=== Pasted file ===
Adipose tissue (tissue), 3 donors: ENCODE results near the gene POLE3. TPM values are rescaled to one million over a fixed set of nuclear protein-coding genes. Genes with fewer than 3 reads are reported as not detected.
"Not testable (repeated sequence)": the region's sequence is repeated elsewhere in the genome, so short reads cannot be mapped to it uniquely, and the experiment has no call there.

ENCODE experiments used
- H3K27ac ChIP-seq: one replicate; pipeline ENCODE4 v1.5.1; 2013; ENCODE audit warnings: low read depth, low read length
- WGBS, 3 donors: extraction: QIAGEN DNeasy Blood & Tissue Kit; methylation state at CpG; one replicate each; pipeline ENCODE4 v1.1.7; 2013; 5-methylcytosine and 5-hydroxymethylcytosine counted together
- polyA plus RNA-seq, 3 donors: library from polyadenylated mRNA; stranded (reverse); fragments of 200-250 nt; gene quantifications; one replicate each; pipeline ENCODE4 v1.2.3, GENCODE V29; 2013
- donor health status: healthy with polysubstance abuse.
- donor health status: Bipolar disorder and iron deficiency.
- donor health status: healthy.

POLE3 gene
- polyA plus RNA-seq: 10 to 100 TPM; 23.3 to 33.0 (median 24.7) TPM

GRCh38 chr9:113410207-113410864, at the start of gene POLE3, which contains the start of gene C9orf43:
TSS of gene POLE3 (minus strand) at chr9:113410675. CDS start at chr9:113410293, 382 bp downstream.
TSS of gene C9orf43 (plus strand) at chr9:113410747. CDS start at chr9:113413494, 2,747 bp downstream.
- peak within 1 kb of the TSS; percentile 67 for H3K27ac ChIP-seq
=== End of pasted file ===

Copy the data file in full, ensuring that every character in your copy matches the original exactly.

Adipose tissue (tissue), 3 donors: ENCODE results near the gene POLE3. TPM values are rescaled to one million over a fixed set of nuclear protein-coding genes. Genes with fewer than 3 reads are reported as not detected.
"Not testable (repeated sequence)": the region's sequence is repeated elsewhere in the genome, so short reads cannot be mapped to it uniquely, and the experiment has no call there.

ENCODE experiments used
- H3K27ac ChIP-seq: one replicate; pipeline ENCODE4 v1.5.1; 2013; ENCODE audit warnings: low read depth, low read length
- WGBS, 3 donors: extraction: QIAGEN DNeasy Blood & Tissue Kit; methylation state at CpG; one replicate each; pipeline ENCODE4 v1.1.7; 2013; 5-methylcytosine and 5-hydroxymethylcytosine counted together
- polyA plus RNA-seq, 3 donors: library from polyadenylated mRNA; stranded (reverse); fragments of 200-250 nt; gene quantifications; one replicate each; pipeline ENCODE4 v1.2.3, GENCODE V29; 2013
- donor health status: healthy with polysubstance abuse.
- donor health status: Bipolar disorder and iron deficiency.
- donor health status: healthy.

POLE3 gene
- polyA plus RNA-seq: 10 to 100 TPM; 23.3 to 33.0 (median 24.7) TPM

GRCh38 chr9:113410207-113410864, at the start of gene POLE3, which contains the start of gene C9orf43:
TSS of gene POLE3 (minus strand) at chr9:113410675. CDS start at chr9:113410293, 382 bp downstream.
TSS of gene C9orf43 (plus strand) at chr9:113410747. CDS start at chr9:113413494, 2,747 bp downstream.
- peak within 1 kb of the TSS; percentile 67 for H3K27ac ChIP-seq